538 research outputs found

    The quadrupole resonator: Construction, RF System Field Calculations and First Applications

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    The quadrupole resonator allows measurement of the RF properties of superconducting (sc) films deposited on disk-shaped metallic substrates. We describe the construction of the apparatus, the brazing and electron-beam welding procedures, the arrangements for compensating mechanical tolerances of samples and for assuring reproducible sample illumination. We explain the special features of the RF sy stem and give the results of field calculations with a 3D cavity code. Finally we present first measurements of Nb on Cu film samples and compare them with calibrations done with a bulk Nb sample

    A CVD diamond detector for (n,alpha) cross section measurements

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    Copyright owned by the author(s) under the terms of the Creative Commons Attribution-NonCommercial-ShareAlike LicenceIn astrophysics, the determination of the optical alpha-nucleus potential for low alpha-particle energies, crucial in understanding the origin of the stable isotopes, has turned out to be a challenge. Theory still cannot predict the optical potentials required for the calculation of the astrophysical reaction rates in the Hauser-Feshbach statistical model and there is scant experimental information on reactions with alpha particles at the relevant astrophysical energies. Measurements of (n,alpha) cross-sections offer a good opportunity to study the alpha channel. At the n_TOF experiment at CERN, a prototype detector, based on the chemical vapor deposition (CVD) diamond technology, has been recently developed for (n,alpha) measurements. A reference measurement of the 10B(n,alpha)7Li reaction was performed in 2011 at n_TOF as a feasibility study for this detector type. The results of this measurement and an outline for future experiments are presented here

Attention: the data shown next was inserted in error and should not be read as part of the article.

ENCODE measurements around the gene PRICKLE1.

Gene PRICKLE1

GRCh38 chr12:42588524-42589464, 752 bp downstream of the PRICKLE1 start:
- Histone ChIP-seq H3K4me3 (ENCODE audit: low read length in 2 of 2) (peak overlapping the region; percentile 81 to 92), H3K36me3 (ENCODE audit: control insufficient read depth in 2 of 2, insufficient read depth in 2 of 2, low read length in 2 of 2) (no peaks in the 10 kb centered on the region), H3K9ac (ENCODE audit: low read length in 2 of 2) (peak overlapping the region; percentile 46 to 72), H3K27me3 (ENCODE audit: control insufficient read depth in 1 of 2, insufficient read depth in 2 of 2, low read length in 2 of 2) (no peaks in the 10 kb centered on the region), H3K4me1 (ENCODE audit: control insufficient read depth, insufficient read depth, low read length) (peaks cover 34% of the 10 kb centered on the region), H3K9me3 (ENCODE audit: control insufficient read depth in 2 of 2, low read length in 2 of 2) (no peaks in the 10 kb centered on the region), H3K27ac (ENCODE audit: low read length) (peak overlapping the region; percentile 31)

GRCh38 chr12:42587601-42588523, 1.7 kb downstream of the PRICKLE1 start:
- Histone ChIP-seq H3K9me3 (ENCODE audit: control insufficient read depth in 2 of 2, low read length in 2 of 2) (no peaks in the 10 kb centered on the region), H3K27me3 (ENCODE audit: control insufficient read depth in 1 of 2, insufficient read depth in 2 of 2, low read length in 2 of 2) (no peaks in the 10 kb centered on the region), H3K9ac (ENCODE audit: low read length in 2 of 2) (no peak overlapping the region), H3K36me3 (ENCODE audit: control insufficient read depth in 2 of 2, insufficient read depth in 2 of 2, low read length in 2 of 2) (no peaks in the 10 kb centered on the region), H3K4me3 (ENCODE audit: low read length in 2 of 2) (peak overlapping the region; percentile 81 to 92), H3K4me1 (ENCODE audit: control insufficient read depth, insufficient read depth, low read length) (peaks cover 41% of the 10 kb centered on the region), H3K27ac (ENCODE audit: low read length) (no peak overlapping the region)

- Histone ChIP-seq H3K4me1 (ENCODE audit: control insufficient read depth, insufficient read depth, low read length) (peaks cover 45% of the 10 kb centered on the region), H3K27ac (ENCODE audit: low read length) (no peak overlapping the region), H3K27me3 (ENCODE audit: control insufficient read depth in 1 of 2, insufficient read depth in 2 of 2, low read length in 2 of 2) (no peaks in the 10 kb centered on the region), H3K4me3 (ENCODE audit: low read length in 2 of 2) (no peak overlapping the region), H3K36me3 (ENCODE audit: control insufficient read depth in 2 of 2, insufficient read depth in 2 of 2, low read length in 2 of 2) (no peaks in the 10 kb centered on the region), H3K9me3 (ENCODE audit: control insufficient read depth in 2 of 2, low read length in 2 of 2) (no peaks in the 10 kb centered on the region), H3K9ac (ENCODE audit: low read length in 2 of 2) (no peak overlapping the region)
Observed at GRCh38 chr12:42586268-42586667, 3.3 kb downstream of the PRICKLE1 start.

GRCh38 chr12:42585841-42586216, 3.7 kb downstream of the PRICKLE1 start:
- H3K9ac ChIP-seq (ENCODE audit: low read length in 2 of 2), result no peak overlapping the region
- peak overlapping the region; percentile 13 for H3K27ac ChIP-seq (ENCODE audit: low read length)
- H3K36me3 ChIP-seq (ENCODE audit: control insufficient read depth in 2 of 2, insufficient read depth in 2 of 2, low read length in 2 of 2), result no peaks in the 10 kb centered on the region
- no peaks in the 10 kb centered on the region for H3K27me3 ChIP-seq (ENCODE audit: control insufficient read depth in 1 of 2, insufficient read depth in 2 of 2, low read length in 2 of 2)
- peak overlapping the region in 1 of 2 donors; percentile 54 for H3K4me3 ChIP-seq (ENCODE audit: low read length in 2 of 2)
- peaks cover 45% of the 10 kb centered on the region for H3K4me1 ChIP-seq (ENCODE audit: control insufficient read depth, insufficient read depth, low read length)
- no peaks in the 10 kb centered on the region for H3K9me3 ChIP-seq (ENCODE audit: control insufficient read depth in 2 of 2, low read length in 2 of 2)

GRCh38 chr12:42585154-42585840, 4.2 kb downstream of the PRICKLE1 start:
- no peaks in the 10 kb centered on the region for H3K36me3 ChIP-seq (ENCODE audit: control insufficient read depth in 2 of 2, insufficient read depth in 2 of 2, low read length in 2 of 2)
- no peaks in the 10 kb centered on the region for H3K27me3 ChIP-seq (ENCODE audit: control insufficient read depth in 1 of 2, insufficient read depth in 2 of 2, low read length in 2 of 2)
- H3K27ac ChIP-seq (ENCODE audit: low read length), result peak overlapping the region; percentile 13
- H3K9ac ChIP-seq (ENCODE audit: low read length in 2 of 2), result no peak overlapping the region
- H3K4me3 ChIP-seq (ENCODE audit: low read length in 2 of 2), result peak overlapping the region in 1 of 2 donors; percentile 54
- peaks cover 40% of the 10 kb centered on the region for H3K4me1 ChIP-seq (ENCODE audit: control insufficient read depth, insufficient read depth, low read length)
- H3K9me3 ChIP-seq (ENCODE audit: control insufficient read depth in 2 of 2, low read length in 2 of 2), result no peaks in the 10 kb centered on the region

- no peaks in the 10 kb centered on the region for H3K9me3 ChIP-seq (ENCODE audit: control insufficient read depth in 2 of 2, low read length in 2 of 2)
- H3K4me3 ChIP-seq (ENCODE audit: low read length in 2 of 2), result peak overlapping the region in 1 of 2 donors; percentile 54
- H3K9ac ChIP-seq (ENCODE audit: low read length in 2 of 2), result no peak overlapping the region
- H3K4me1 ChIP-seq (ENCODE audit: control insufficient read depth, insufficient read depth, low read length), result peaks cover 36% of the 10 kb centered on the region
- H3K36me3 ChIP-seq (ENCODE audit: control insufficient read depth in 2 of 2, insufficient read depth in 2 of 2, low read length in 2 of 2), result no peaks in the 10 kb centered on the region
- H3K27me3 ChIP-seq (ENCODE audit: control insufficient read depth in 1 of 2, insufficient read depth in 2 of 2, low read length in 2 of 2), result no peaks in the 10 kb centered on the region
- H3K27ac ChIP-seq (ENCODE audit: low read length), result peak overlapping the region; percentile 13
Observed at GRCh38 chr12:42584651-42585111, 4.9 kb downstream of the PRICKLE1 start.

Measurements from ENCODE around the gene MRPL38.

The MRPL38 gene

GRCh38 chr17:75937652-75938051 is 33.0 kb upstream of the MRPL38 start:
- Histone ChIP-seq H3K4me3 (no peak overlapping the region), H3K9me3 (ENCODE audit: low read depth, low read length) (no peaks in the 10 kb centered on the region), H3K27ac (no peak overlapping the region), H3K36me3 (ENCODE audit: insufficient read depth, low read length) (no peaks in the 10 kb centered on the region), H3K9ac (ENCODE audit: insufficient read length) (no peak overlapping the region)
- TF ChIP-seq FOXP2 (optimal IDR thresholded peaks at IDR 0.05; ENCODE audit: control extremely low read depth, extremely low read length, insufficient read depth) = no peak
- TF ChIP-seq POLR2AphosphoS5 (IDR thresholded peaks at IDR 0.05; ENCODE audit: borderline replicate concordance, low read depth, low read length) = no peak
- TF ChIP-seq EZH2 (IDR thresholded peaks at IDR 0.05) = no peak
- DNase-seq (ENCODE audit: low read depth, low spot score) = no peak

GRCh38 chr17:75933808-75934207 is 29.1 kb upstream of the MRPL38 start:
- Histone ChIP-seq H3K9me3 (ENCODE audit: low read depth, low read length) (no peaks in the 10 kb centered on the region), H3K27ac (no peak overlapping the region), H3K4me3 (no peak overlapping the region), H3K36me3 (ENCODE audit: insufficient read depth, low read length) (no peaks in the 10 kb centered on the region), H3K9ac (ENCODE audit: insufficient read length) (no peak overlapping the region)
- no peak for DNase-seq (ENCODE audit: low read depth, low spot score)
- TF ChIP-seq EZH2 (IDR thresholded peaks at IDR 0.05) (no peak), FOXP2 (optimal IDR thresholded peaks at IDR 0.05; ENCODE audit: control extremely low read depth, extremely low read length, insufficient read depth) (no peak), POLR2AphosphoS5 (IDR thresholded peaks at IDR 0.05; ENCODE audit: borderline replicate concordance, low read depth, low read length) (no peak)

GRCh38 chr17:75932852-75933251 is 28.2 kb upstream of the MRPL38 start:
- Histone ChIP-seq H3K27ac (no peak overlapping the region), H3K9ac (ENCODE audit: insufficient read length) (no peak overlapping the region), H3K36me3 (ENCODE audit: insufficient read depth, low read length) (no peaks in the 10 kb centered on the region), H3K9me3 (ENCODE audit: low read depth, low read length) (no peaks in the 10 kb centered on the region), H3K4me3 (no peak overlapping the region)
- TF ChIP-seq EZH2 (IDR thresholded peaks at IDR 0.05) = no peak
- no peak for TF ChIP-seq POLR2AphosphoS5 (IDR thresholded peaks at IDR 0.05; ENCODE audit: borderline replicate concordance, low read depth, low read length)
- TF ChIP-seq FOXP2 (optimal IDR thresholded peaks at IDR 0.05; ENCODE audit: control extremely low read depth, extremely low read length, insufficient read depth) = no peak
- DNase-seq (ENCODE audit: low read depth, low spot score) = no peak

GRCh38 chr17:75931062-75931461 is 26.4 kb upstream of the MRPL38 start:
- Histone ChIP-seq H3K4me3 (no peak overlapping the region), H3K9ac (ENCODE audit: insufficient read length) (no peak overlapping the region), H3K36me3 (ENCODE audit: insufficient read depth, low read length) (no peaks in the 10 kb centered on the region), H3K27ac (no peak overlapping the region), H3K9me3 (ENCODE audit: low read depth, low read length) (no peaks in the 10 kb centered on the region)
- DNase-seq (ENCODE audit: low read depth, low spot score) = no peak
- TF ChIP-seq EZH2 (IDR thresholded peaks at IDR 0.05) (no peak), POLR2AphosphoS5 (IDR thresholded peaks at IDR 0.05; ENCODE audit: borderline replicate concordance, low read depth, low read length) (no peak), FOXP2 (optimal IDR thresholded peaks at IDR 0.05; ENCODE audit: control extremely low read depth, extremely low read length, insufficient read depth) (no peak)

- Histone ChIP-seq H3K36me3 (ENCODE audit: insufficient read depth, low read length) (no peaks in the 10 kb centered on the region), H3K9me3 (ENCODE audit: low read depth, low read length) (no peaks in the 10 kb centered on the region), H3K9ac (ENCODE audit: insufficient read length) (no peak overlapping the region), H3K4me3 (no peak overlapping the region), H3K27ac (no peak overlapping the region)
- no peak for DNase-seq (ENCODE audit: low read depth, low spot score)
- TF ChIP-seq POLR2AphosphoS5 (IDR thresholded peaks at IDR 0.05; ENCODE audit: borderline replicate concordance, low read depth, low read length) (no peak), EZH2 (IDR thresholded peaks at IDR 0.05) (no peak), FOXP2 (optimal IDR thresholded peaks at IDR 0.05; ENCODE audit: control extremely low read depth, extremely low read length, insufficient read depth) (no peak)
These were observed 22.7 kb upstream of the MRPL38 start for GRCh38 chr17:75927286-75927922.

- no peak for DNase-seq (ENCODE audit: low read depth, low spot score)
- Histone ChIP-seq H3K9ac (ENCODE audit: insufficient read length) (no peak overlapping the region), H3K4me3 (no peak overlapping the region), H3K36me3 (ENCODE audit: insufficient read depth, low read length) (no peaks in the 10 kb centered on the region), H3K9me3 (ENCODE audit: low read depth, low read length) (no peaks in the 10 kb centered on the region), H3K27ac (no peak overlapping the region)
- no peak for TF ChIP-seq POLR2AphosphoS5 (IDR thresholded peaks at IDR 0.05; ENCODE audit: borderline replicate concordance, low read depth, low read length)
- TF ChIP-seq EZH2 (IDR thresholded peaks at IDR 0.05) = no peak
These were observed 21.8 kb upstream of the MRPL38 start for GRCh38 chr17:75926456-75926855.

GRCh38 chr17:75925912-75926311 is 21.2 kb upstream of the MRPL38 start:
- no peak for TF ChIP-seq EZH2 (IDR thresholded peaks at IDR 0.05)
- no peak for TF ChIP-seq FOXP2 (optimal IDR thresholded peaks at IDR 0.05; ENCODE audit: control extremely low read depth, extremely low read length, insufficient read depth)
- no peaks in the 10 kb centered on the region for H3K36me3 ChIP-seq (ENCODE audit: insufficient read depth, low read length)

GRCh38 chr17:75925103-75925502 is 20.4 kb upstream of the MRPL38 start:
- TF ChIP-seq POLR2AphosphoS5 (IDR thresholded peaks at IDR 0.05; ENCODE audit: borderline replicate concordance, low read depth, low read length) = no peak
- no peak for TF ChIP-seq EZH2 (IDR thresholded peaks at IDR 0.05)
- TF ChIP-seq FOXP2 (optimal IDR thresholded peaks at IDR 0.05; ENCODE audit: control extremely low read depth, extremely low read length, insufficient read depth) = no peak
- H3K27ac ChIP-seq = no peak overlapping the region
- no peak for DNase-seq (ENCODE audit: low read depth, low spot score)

Microwave apparatus for gravitational waves observation

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    In this report the theoretical and experimental activities for the development of superconducting microwave cavities for the detection of gravitational waves are presented.Comment: 42 pages, 28 figure

    The LHC superconducting cavities

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    The LHC RF system, which must handle high intensity (0.5 A d.c.) beams, makes use of superconducting single-cell cavities, best suited to minimizing the effects of periodic transient beam loading. There will be eight cavities per beam, each capable of delivering 2 MV (5 MV/m accelerating field) at 400 MHz. The cavities themselves are now being manufactured by industry, using niobium-on-copper technology which gives full satisfaction at LEP. A cavity unit includes a helium tank (4.5 K operating temperature) built around a cavity cell, RF and HOM couplers and a mechanical tuner, all housed in a modular cryostat. Four-unit modules are ultimately foreseen for the LHC (two per beam), while at present a prototype version with two complete units is being extensively tested. In addition to a detailed description of the cavity and its ancillary equipment, the first test results of the prototype will be reported

    The new vertical neutron beam line at the CERN n_TOF facility design and outlook on the performance

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    At the neutron time-of-flight facility n_TOF at CERN a new vertical beam line was constructed in 2014, in order to extend the experimental possibilities at this facility to an even wider range of challenging cross-section measurements of interest in astrophysics, nuclear technology and medical physics. The design of the beam line and the experimental hall was based on FLUKA Monte Carlo simulations, aiming at maximizing the neutron flux, reducing the beam halo and minimizing the background from neutrons interacting with the collimator or back-scattered in the beam dump. The present paper gives an overview on the design of the beam line and the relevant elements and provides an outlook on the expected performance regarding the neutron beam intensity, shape and energy resolution, as well as the neutron and photon backgrounds

    Present Status and Future Programs of the n_TOF Experiment